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Paul Morphy vs Johann Jacob Loewenthal
Morphy - Loewenthal (1858), London ENG, rd 14, Aug-21
Spanish Game: Morphy Defense. Mackenzie Variation (C77)  ·  1-0



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Kibitzer's Corner
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Oct-05-05  ConfusedPatzer: What's with 18. ...Bf5? a bunch of other very obvious moves would have won for black... Am I missing something here?
Oct-12-05  Averageguy: <ConfusedPatzer>White was threatening Qc3, forking rook and bishop. My 500th post! YAY!!!
Jan-10-06  morpstau: this has to be one of morphys top ten games and is in the convincing style of capablanca an fischer combined
Premium Chessgames Member
  An Englishman: Good Evening: I agree with morpstau. I first found this game about a quarter-century ago and could not believe Morphy's pawn sacrifice. The play he gets for the pawn seems so nebulous, but it is awfully hard for Black to shake the initiative.
Mar-06-07  tonsillolith: after Black's pawn grab Morphy plays 18. e6! demolishing Black's kingside pawn structure using the threat of Qc3 which forks the c2 bishop and h8 rook. Then he attacks the newly created weaknesses relentlessly.
Apr-23-07  Ulhumbrus: 18 e6 opens the long diagonal a1-h8, and has the effect of transforming the move Qc3 from a single attack upon the Bishop on c2 into a double attack upon the Bishop on c2 and the Black King's Rook on h8. It thus creates a threat of playing the move Qc3. One point worth noting is that opening the long diagonal creates the threat of occupying that diagonal. 28 Qe3 both supports an advance by the Rook and gains access to c5.33 b3 is a move which does nothing, nothing to develop a piece further that is. This suggests that Black is in zugzwang. This is probably one of the games which Bobby Fischer learnt lessons from in his youth.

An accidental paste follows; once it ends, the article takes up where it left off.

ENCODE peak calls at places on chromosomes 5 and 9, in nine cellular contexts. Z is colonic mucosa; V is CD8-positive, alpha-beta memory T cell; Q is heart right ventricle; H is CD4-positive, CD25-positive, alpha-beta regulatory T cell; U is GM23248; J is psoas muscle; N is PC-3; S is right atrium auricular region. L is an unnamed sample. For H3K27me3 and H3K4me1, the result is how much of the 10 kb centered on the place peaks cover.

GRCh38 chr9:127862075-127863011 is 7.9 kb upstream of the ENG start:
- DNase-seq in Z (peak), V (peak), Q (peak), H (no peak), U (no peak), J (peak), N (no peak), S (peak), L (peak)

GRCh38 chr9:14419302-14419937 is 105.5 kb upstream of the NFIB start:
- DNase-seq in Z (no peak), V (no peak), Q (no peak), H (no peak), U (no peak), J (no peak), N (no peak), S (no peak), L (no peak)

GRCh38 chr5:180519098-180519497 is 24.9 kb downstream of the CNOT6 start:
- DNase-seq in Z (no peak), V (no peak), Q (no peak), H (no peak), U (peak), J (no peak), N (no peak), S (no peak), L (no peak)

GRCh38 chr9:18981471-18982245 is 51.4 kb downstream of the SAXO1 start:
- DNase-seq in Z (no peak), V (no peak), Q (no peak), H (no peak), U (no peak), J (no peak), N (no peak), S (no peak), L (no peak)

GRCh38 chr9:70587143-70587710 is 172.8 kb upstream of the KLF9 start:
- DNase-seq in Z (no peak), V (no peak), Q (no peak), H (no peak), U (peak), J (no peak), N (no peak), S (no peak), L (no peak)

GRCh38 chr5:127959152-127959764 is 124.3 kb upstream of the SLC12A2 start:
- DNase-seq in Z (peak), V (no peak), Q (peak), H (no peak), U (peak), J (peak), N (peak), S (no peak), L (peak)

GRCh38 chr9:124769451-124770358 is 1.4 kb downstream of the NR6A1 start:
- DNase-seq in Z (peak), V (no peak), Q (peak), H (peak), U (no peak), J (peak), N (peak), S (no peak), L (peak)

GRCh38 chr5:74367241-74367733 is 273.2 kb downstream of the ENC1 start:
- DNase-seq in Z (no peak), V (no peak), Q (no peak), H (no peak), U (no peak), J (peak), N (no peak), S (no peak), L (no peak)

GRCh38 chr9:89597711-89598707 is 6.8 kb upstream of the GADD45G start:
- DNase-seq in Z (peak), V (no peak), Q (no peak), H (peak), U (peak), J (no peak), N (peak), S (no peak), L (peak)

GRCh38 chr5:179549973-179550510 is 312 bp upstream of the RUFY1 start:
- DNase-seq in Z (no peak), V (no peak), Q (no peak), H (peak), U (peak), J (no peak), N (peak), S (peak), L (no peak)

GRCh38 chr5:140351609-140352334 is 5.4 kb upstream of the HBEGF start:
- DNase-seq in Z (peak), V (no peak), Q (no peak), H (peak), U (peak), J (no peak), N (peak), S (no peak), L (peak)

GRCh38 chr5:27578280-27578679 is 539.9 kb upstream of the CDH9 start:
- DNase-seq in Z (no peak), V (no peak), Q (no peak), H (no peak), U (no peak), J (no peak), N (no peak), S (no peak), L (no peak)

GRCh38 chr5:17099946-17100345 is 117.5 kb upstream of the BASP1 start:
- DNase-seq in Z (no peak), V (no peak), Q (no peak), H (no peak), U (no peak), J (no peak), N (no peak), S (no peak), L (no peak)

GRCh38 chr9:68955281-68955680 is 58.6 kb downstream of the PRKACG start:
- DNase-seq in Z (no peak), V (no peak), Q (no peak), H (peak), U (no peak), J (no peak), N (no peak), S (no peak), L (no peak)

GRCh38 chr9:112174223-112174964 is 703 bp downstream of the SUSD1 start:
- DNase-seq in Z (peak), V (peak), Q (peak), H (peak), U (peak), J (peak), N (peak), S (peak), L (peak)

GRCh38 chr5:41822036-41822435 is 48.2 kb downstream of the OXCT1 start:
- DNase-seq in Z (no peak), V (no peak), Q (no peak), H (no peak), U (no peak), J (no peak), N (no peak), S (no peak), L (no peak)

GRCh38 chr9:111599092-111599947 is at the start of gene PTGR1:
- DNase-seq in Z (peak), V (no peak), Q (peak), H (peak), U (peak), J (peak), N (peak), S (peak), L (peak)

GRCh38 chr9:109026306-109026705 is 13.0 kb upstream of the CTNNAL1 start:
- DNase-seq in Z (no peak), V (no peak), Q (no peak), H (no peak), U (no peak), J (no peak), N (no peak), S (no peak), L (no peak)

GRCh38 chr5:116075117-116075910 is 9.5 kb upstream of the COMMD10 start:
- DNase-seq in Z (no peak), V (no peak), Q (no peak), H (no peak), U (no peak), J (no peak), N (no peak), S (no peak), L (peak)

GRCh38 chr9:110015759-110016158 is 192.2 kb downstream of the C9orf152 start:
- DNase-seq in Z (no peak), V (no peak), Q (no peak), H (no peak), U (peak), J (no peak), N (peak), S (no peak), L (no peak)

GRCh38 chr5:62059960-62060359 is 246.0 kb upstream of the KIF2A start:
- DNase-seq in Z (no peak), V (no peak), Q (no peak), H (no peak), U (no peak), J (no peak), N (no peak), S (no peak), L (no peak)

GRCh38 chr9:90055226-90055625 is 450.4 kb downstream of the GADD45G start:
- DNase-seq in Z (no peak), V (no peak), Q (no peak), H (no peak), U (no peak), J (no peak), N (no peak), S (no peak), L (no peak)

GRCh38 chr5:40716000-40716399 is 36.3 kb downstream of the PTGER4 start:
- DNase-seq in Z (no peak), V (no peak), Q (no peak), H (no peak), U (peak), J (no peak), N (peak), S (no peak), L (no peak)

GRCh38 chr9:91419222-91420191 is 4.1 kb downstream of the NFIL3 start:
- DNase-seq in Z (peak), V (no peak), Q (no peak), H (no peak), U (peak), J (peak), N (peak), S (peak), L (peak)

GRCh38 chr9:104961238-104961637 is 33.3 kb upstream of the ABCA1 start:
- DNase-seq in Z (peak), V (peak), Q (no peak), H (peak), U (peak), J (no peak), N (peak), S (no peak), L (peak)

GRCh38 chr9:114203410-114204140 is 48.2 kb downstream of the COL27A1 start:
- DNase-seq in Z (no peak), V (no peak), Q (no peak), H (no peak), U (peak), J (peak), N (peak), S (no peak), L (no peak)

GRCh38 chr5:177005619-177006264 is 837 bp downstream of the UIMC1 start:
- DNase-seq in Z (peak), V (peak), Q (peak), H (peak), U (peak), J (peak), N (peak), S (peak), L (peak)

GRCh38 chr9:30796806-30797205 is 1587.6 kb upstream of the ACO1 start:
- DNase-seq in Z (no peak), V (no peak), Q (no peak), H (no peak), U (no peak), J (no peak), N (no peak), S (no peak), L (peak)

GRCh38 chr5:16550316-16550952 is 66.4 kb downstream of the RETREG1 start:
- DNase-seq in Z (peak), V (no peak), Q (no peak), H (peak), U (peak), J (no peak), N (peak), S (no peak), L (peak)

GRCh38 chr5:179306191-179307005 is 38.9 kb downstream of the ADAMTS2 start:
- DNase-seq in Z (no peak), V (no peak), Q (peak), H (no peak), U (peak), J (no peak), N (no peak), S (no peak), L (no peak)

Jul-12-07  sanyas:

"The real, the profound Morphy" - Tartakower

Jul-19-08  heuristic: 17...Qb4 stops the Qc3 threat and has Qb6 as an active defensive move. (with the exchange of Qs as well as stopping the Qa7 response to 0-0-0)

18.Rf2 Bh7
18.Rac1 Bh7
18.e5 Qb6
18.f5 0-0-0 (if 19.Qa7 Qb6+)

Apr-23-09  Marmot PFL: <We may ask, "Would Morphy be able to obtain such positions against a modern master?"> Imre Konig
Nov-20-12  Llawdogg: Sanyas, thanks for the link to the Valeri Beim article analyzing this game.
Aug-10-14  Ke2: The K&P ending if QxQ, KxQ, RxR, PxR should be winning. Lowenthal inaccurately defended with R-N3?, P-B3 is more solid and leads to an active rook, instead of an entombed rook.
Jul-16-17  whiteshark: Beim has analysed this ♕♖ endgame in his book "Lessons in chess strategy" in the chapter <Zugzwang>.
Premium Chessgames Member
  offramp: "Hmm. How shall I play this ending? I know! I'll just lie down and play dead!"
Dec-01-19  Chesgambit: endgame strategy
Premium Chessgames Member
  Williebob: An old Chess Notes article discusses Morphy's Defence in the Ruy Lopez (3 ...a6). In it, a researcher from Oregon makes a persuasive case that this game inspired Morphy to take up Black's third move, despite Black's loss in the game. A little respect for poor ol' Loewenthal!
Premium Chessgames Member
  Sally Simpson: ***

Hi Willie, I found the Edward Winter article.

At the bottom of the piece a rather sharp letter and answer to it complaining about Walter Korn calling it the 'Tarrasch Defence.'